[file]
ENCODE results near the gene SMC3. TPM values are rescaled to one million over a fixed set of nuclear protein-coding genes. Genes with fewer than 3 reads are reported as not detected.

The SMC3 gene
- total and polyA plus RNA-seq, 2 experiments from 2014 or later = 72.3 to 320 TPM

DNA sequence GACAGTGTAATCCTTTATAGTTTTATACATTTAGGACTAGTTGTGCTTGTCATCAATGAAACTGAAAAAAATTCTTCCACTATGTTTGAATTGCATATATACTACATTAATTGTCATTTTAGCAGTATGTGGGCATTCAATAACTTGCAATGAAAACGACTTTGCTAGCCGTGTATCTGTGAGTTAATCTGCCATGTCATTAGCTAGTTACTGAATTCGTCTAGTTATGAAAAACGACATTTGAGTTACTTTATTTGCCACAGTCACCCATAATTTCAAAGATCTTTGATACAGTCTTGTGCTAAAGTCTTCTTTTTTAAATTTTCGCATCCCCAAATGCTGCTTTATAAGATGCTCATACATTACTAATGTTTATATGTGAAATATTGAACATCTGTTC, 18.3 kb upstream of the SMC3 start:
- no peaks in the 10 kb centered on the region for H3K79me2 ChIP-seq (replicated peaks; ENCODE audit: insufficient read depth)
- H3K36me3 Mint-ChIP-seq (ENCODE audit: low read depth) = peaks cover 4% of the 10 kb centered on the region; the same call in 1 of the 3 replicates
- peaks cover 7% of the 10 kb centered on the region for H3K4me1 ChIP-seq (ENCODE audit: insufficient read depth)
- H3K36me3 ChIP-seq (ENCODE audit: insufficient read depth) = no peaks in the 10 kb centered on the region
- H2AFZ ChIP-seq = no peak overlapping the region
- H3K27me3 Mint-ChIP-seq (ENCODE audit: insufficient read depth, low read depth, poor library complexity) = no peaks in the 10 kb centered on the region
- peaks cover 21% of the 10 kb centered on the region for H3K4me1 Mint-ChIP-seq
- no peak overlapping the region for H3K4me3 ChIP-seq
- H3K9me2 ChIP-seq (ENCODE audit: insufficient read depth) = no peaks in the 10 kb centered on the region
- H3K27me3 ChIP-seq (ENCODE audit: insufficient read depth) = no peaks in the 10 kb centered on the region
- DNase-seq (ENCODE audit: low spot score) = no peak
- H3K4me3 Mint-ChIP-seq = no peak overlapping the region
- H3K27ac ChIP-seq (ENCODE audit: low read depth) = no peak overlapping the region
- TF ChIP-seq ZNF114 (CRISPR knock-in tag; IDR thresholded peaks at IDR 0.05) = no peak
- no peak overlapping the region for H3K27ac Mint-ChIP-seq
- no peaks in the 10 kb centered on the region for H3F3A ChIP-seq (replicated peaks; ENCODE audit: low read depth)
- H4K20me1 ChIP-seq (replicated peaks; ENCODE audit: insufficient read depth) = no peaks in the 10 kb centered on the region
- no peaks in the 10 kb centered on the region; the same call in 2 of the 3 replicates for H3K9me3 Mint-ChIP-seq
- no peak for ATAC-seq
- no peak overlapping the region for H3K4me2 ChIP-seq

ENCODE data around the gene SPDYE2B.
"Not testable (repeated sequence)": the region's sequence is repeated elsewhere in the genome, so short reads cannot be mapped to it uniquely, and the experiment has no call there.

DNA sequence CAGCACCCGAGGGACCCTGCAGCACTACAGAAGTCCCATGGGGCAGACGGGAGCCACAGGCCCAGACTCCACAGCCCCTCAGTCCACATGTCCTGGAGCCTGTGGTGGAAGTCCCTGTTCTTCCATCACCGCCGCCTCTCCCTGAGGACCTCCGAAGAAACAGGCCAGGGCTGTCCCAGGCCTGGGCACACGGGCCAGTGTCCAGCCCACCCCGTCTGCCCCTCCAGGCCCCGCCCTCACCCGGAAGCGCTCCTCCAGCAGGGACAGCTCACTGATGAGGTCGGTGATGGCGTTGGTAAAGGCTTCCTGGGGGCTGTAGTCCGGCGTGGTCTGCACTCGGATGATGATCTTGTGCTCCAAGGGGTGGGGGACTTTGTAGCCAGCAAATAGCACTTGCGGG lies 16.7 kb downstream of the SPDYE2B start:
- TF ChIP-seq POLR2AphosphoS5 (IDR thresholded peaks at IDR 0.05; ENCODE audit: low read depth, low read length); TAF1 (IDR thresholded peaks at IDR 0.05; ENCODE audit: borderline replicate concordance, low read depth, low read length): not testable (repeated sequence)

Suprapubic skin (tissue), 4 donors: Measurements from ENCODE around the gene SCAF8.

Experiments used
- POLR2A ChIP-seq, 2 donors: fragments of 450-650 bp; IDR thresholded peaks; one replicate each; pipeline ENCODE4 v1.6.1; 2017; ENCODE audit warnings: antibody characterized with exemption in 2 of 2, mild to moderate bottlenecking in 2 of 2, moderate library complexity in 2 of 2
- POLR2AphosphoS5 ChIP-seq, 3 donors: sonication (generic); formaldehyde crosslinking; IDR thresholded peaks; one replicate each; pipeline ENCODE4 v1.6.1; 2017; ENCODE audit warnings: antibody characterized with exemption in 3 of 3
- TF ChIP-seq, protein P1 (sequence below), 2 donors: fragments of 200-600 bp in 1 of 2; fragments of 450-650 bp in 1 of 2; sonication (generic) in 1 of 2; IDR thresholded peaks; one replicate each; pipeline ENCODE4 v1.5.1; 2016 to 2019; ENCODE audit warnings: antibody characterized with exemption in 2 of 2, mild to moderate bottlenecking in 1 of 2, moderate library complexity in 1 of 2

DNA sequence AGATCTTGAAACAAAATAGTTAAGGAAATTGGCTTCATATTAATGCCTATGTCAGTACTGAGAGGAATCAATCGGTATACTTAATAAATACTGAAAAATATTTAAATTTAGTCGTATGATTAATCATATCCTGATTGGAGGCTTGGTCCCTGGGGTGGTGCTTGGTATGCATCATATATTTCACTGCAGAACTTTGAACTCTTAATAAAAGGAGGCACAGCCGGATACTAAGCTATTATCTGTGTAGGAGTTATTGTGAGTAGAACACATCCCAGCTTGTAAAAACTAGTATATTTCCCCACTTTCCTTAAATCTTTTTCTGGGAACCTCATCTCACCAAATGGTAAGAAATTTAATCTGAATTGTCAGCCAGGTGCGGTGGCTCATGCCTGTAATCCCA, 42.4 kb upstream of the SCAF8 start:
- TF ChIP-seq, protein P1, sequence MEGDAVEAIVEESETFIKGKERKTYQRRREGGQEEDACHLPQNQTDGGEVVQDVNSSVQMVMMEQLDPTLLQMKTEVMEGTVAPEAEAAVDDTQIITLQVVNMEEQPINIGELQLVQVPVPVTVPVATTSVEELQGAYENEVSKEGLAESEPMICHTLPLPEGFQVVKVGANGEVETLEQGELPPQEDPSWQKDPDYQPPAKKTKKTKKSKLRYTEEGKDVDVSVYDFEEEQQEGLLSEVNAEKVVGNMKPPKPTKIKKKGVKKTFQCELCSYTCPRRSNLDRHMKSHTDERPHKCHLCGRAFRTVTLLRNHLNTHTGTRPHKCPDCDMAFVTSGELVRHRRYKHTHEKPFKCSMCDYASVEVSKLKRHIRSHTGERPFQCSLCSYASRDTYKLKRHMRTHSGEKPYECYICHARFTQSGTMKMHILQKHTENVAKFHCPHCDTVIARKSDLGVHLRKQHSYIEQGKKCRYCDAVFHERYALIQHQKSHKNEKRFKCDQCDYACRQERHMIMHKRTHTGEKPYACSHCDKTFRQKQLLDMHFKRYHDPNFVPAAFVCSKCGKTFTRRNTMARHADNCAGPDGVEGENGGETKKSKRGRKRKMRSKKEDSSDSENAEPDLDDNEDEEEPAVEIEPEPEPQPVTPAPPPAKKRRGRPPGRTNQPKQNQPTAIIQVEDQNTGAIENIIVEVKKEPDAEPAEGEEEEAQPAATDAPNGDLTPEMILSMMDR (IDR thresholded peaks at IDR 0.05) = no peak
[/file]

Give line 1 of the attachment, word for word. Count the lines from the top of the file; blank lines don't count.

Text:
ENCODE results near the gene SMC3. TPM values are rescaled to one million over a fixed set of nuclear protein-coding genes. Genes with fewer than 3 reads are reported as not detected.